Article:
Like Jon and Albert

I lost some people recently. Not family, and not even friends in the traditional sense of the word. Just random people who I came in contact with over, of all things, a vehicle.

In July 2020, I reserved a new Ford Bronco. Not the little Bronco Sport that you’ve seen cruising around town, but one of the big boys—a body-on-frame, 4×4, off-roading, 6th generation Bronco. Coming from a Suzuki SX4 hatchback, this was a big step up for me, but considering all the trail-driving I do to get to the hiking trails, it made sense. So on July 13th last year, I logged onto Ford’s website and waited patiently. At 6 p.m., the reservation page opened – and immediately crashed. After about fifteen minutes – and a lot of refreshing – I got my name on the list for a 2021 Bronco.

The next step was finding a dealership. With demand for the Bronco so high, I was leery of ADMs – additional dealer markups. The way Ford set this up, once you had an order (not a reservation, but an order) in with a dealership, you could only buy it from that one place (note that Ford has since changed this policy). I worried about sales departments jacking me around. I’m not putting down salespeople here – I was in sales myself for years – but I’m not naïve either. I know the deal. If a salesperson locks you in with an order without first giving you a price in writing, you lose all your leverage. They can charge as much as they want, and if you don’t want to pay it, they can turn around and sell the vehicle to someone else. I saw this playing out in a lot of ugly ways: car dealerships “stealing” people’s reservations and selling them to their top clientele; or adding 5, 10, 20, even $50,000 on top of MSRP to the cost and then, if the person who reserved the Bronco didn’t want to pay it, selling it to the highest bidder (think this doesn’t happen? A quick google proves otherwise – that’s exactly what happened).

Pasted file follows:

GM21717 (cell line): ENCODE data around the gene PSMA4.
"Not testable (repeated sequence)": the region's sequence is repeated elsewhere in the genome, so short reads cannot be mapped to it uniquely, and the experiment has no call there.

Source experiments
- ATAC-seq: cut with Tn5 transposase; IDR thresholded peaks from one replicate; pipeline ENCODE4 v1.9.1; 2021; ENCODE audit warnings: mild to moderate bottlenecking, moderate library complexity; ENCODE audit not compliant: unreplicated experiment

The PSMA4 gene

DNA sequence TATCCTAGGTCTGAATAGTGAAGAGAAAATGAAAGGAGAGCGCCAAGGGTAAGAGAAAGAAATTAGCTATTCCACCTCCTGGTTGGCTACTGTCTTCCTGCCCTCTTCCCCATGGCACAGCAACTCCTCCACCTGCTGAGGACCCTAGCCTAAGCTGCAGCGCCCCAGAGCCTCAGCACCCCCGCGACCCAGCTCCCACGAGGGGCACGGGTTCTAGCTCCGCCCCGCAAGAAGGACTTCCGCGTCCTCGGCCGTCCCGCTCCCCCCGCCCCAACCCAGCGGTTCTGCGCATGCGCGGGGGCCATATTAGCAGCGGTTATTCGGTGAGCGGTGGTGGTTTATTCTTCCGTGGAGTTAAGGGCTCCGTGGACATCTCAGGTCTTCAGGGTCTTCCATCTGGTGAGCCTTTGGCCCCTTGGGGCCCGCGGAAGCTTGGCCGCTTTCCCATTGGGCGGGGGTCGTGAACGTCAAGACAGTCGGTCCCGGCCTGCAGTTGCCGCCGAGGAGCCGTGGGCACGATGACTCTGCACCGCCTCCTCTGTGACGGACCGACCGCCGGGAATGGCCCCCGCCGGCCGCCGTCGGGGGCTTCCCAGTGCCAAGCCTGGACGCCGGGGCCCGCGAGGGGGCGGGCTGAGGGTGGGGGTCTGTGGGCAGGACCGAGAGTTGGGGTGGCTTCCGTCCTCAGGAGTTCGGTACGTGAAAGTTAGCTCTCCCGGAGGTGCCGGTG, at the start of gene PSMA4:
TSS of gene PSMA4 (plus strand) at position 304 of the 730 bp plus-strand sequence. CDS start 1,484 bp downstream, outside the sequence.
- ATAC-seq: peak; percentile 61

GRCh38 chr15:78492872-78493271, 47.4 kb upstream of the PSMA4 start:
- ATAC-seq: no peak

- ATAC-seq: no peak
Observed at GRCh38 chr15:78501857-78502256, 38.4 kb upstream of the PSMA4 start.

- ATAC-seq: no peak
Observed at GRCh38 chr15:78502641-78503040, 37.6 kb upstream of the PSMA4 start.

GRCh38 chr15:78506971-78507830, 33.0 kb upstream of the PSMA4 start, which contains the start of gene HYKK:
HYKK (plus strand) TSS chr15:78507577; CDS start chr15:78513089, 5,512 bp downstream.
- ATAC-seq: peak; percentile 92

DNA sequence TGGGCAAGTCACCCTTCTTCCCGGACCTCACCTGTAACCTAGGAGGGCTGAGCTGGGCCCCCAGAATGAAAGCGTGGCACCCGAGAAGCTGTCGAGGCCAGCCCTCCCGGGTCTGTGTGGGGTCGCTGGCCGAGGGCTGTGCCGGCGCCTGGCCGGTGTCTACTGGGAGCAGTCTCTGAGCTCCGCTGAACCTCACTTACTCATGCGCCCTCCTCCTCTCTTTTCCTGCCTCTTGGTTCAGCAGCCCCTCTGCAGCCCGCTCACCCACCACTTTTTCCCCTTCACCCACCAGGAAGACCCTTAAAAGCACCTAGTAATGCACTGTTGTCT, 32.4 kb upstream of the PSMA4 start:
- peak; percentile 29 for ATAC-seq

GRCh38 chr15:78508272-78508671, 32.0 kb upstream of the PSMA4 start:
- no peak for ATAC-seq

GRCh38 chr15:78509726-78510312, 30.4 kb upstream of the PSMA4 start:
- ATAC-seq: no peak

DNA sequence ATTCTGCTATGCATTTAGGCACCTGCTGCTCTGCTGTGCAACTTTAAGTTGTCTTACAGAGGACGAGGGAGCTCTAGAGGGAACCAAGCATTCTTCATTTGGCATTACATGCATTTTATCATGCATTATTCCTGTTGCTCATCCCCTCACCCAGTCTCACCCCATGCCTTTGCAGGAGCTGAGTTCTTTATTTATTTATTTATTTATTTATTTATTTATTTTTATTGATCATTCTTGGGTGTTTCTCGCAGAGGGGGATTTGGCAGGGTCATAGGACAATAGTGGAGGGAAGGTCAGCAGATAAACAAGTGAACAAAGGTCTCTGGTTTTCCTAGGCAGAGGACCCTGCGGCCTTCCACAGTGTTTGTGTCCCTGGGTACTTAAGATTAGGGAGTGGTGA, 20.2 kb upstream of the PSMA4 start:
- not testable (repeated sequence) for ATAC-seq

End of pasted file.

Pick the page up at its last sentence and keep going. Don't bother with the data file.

Anyway, last summer I didn’t want to end up in that situation, so I called dealerships all over the state. I just wanted to know one thing: If I place my order with you, are you going to charge me MSRP – which is the price quoted on Ford’s website when I made my reservation – or are you going to add a markup to the price? After dozens of conversations, and no clear answer, I finally landed on one salesperson who said he wasn’t adding a markup. Not only that, but his dealership was also currently running a special: $1,000 below invoice, or roughly $4,000 below MSRP. Could I get that in writing? Yes. And so the deal was done.

Albert, the salesguy, wasn’t a regular salesperson. If I emailed him at 5 a.m. to tell him I was thinking of changing my trim from Base to Big Bend, or from Big Bend to Outer Banks, he’d call me. He would actually call me on the telephone to discuss the differences: what I would lose, what I would gain, and what it would cost. “Did it make sense to get the 4A, on top of the 2H, 4H, and 4L?” I’d ask. “Yes,” he said, “in Colorado you’d be crazy not to.” “With the high demand, how can I get my Bronco sooner?” “Switch to a 4-door Big Bend,” he said, “the 2-doors, which have a hard top, are going to be delayed.” (He was right on both accounts – adding the 4A was the right choice, and my 2-door Outer Banks has been delayed until 2022.)